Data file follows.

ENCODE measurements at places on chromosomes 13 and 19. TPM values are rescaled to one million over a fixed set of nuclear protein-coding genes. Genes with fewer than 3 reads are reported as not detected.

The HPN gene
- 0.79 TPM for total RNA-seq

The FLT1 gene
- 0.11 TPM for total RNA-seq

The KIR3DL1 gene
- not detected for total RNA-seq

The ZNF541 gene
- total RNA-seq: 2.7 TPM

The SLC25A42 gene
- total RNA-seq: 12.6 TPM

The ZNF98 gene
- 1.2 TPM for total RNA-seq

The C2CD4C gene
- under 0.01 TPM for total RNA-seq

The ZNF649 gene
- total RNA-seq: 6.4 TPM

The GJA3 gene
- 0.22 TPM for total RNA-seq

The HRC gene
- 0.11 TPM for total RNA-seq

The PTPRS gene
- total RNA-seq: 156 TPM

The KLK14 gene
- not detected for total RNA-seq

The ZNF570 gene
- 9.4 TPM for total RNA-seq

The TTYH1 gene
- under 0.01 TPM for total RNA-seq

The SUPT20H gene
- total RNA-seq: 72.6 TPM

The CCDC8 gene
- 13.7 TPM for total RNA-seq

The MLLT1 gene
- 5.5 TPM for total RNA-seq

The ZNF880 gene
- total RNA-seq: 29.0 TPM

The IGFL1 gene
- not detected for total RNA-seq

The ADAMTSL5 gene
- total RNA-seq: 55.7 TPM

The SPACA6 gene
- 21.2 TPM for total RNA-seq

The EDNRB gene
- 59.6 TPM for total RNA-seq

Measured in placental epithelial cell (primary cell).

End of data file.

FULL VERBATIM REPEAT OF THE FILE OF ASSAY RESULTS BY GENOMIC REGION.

ENCODE measurements at places on chromosomes 13 and 19. TPM values are rescaled to one million over a fixed set of nuclear protein-coding genes. Genes with fewer than 3 reads are reported as not detected.

The HPN gene
- 0.79 TPM for total RNA-seq

The FLT1 gene
- 0.11 TPM for total RNA-seq

The KIR3DL1 gene
- not detected for total RNA-seq

The ZNF541 gene
- total RNA-seq: 2.7 TPM

The SLC25A42 gene
- total RNA-seq: 12.6 TPM

The ZNF98 gene
- 1.2 TPM for total RNA-seq

The C2CD4C gene
- under 0.01 TPM for total RNA-seq

The ZNF649 gene
- total RNA-seq: 6.4 TPM

The GJA3 gene
- 0.22 TPM for total RNA-seq

The HRC gene
- 0.11 TPM for total RNA-seq

The PTPRS gene
- total RNA-seq: 156 TPM

The KLK14 gene
- not detected for total RNA-seq

The ZNF570 gene
- 9.4 TPM for total RNA-seq

The TTYH1 gene
- under 0.01 TPM for total RNA-seq

The SUPT20H gene
- total RNA-seq: 72.6 TPM

The CCDC8 gene
- 13.7 TPM for total RNA-seq

The MLLT1 gene
- 5.5 TPM for total RNA-seq

The ZNF880 gene
- total RNA-seq: 29.0 TPM

The IGFL1 gene
- not detected for total RNA-seq

The ADAMTSL5 gene
- total RNA-seq: 55.7 TPM

The SPACA6 gene
- 21.2 TPM for total RNA-seq

The EDNRB gene
- 59.6 TPM for total RNA-seq

Measured in placental epithelial cell (primary cell).